It means that you have created a false story about who you are, a secret, one that you even believe by now, and that secret has created shame about your perfect, authentic self. Exactly where and how does that happen? A great question…the confusion with this is very real…and it’s very confusing (nailed that point :-)).

If you’re looking for you, my guess would be that, at some point, you lost the ability, courage, or the vulnerability to feel safe being you. Then the questions arise, “Who am I really?” and “What is authentic for me?” and “How can I be authentic if I don’t even know who I am?”

Let’s go back in time…to a time in your life when you were 100% authentically you…

A time that you probably don’t remember. My guess would be that you were a cute, little, barely-had-hair kid in diapers…pooping, farting, burping little bubbles, giggling, crying (I mean, screaming at the top of your lungs!), and doing whatever you wanted to without consideration, hesitation, fear of rejection or self-judgment. You were you…not caring about anything or anyone other than getting your needs met and living your pea-perfect little life.

Screech!!!!! Something happened: Rejection, judgment, abandonment, abuse…something that scared you or made you feel isolated and ashamed. You might have cried for attention and been ignored (and today being ignored is unbearable). You might have been the kid that was picked last for the team (and today you are fitter than fit…or a perfectionist…or an overachiever). You might have been rejected by a friend who you were goofy with and who you trusted (and today you struggle with trust and fear of abandonment).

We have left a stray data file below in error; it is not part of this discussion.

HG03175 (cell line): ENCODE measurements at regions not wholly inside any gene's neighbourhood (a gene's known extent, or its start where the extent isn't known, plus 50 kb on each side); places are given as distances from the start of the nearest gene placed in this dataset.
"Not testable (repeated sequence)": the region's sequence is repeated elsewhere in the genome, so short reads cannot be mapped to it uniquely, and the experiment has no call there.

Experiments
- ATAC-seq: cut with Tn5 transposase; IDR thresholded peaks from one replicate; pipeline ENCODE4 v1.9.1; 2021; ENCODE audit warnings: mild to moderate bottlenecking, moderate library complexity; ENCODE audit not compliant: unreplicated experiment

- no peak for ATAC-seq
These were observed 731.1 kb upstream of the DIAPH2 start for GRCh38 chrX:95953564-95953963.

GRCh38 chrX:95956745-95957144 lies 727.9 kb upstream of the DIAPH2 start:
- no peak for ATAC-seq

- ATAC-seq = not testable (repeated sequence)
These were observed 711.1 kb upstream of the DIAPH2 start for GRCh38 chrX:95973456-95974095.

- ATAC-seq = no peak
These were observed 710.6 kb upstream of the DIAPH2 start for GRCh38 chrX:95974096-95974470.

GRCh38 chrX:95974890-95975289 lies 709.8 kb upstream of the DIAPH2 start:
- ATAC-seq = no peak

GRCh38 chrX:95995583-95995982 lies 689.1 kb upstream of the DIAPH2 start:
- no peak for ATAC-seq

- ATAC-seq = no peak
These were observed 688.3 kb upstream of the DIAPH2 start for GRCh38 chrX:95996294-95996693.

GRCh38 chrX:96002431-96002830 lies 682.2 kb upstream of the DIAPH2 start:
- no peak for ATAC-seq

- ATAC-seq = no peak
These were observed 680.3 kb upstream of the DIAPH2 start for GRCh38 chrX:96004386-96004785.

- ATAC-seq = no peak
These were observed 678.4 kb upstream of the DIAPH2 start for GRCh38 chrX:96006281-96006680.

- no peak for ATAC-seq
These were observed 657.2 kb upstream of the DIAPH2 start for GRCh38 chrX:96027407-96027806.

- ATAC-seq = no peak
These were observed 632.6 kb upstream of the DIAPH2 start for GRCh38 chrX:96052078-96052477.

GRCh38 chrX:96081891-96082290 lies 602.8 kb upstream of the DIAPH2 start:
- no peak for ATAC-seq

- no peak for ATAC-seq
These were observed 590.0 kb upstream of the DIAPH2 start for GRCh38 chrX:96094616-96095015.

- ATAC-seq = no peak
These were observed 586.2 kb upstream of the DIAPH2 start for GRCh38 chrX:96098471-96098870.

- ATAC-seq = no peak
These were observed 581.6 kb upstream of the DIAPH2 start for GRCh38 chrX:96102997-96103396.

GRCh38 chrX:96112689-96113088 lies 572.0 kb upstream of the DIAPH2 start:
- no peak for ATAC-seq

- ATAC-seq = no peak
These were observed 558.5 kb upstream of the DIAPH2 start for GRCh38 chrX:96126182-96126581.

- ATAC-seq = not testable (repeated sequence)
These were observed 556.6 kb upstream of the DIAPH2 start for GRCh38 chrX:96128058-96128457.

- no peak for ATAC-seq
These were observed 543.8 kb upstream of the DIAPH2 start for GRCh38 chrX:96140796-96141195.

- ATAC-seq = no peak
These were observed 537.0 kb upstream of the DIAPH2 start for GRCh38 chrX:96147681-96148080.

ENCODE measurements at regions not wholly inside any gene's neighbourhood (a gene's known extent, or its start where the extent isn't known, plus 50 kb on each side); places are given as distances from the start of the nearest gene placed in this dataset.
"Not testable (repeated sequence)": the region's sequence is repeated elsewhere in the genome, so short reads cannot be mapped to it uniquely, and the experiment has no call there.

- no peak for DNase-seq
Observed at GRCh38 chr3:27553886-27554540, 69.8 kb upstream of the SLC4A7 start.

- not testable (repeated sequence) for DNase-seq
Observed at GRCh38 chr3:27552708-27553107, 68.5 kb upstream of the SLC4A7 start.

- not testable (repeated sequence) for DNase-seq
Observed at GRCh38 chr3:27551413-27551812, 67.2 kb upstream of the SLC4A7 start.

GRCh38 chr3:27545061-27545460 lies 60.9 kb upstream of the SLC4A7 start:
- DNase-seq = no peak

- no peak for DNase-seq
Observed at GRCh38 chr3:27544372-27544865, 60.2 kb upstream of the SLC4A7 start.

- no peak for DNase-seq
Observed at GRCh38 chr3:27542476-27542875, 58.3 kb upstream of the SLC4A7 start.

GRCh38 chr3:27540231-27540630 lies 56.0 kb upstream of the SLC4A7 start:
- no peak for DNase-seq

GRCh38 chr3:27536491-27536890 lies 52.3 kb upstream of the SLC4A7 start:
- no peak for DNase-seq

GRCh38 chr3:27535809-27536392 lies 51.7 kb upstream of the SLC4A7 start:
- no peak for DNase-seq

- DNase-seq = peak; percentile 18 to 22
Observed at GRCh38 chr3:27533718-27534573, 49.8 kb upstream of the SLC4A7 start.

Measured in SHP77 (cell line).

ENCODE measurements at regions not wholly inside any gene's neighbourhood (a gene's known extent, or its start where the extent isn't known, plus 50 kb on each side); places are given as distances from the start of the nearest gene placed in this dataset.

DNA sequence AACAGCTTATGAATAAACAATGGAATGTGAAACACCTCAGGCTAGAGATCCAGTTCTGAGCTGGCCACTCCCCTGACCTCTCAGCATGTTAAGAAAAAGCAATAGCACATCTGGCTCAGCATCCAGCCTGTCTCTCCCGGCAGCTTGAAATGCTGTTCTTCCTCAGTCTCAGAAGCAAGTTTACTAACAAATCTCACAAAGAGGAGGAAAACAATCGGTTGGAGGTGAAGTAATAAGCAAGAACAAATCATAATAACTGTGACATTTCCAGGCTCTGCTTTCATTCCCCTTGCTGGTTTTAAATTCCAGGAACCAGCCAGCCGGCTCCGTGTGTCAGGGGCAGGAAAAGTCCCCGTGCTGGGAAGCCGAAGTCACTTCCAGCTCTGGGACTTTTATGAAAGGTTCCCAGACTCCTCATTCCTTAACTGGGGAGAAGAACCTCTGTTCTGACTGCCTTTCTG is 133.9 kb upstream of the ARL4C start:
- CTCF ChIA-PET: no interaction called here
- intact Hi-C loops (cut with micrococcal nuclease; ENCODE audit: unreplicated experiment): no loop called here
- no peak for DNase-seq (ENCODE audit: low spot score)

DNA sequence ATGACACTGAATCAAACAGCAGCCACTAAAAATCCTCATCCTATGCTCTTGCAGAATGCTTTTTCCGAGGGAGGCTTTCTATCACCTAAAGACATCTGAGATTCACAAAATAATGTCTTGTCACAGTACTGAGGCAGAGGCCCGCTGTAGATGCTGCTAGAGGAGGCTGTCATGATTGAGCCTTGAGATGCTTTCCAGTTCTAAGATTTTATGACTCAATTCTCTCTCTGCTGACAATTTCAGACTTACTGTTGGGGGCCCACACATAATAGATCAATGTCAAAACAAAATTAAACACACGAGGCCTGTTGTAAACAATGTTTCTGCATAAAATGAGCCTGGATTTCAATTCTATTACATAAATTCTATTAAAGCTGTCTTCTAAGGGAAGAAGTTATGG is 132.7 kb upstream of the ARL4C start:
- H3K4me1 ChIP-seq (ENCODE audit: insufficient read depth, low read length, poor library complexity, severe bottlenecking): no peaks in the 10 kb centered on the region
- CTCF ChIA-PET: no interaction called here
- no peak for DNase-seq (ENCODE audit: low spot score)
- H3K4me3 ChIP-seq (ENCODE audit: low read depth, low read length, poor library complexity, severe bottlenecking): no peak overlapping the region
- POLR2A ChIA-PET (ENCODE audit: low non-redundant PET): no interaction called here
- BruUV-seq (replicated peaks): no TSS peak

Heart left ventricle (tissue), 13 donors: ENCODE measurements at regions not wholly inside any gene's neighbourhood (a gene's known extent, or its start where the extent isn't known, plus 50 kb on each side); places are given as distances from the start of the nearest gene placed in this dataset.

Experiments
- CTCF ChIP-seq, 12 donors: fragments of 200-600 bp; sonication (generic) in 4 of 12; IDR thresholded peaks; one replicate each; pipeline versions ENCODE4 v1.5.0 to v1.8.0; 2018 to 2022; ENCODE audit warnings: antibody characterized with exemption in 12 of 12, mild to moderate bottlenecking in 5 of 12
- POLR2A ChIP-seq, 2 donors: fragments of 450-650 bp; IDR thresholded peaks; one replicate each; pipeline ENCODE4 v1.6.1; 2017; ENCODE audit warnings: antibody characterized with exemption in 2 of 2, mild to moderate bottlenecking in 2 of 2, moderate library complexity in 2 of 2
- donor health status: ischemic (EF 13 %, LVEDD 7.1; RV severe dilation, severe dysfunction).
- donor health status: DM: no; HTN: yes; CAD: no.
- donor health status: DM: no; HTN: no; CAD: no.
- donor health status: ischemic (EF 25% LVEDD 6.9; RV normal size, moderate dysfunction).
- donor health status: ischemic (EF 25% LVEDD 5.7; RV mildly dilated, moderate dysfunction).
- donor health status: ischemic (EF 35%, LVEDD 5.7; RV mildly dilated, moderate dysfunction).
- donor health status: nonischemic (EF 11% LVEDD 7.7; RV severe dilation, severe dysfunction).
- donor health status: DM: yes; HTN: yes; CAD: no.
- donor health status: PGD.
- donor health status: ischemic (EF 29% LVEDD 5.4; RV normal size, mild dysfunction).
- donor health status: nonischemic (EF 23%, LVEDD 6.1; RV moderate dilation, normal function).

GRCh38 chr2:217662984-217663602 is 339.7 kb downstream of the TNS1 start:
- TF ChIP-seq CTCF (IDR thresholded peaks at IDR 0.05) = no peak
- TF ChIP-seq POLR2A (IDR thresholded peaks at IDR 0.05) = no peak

So, you felt rejected when you were being you…but your true rejection happened when you quit being you.

That’s when you truly lost yourself…when you started acting cool to fit in, quit dancing that weird dance that you used to love, or you tried to cover up that laugh that made you sometimes snort. Getting back to that place where you know, trust, and value weird, goofy, unique you, 100% of the time, is a lifelong journey of experiencing self-rejection, then engaging in self-compassion, and ultimately discovering beautiful moments of self-acceptance.

So, this journey of reconnecting with True You.

Where does one start? First, by getting honest…by getting real with yourself, and mixing in a heavy dose of self-compassion. You have been living a lie. That lie kicked off at some point when you didn’t feel safe to be you, it began out of self-preservation and has woven itself into your life ever since. It has become such a big part of you, that you don’t know where “True You” ends and where “Faking-it You” begins.